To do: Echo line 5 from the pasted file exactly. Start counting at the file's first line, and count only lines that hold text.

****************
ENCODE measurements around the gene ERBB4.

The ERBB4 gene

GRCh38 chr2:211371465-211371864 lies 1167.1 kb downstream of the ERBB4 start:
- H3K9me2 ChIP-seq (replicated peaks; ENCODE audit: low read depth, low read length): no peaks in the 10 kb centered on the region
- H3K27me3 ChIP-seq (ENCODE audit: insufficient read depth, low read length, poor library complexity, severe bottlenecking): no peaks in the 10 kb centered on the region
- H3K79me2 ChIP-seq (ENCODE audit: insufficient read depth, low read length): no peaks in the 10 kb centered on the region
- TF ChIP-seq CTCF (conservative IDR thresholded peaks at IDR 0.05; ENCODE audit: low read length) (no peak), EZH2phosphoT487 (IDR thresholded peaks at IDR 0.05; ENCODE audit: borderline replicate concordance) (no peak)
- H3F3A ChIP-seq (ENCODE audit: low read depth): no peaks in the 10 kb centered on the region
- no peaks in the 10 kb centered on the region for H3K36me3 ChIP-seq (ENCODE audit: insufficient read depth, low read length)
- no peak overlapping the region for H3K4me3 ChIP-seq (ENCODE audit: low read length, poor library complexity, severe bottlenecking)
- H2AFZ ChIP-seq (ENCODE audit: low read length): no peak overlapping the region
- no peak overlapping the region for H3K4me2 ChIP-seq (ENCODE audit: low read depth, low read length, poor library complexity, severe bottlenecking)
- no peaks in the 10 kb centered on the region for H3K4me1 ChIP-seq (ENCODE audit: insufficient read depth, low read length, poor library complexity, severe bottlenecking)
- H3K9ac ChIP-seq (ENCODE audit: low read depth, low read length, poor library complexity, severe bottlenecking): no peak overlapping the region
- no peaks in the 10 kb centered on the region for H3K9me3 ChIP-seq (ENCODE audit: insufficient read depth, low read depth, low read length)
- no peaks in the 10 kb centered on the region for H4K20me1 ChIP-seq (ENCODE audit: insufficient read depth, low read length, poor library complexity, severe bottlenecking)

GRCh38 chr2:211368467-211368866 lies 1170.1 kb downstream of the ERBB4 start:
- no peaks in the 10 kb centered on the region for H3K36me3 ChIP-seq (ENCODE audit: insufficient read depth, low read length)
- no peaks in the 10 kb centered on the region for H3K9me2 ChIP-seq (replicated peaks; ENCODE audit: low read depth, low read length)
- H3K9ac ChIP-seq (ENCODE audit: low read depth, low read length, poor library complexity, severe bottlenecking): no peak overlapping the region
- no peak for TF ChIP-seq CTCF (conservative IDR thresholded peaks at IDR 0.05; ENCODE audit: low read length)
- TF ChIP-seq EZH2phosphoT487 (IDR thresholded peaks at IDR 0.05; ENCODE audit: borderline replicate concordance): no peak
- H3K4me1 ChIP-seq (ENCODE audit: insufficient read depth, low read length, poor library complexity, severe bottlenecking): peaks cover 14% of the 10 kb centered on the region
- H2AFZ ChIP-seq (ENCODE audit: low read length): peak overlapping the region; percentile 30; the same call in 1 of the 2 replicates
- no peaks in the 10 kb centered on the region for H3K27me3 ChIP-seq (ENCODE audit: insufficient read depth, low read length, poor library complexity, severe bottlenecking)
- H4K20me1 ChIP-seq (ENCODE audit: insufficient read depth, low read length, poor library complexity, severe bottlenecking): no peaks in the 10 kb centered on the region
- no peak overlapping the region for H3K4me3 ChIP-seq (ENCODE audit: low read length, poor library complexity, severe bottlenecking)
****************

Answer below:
- H3K27me3 ChIP-seq (ENCODE audit: insufficient read depth, low read length, poor library complexity, severe bottlenecking): no peaks in the 10 kb centered on the region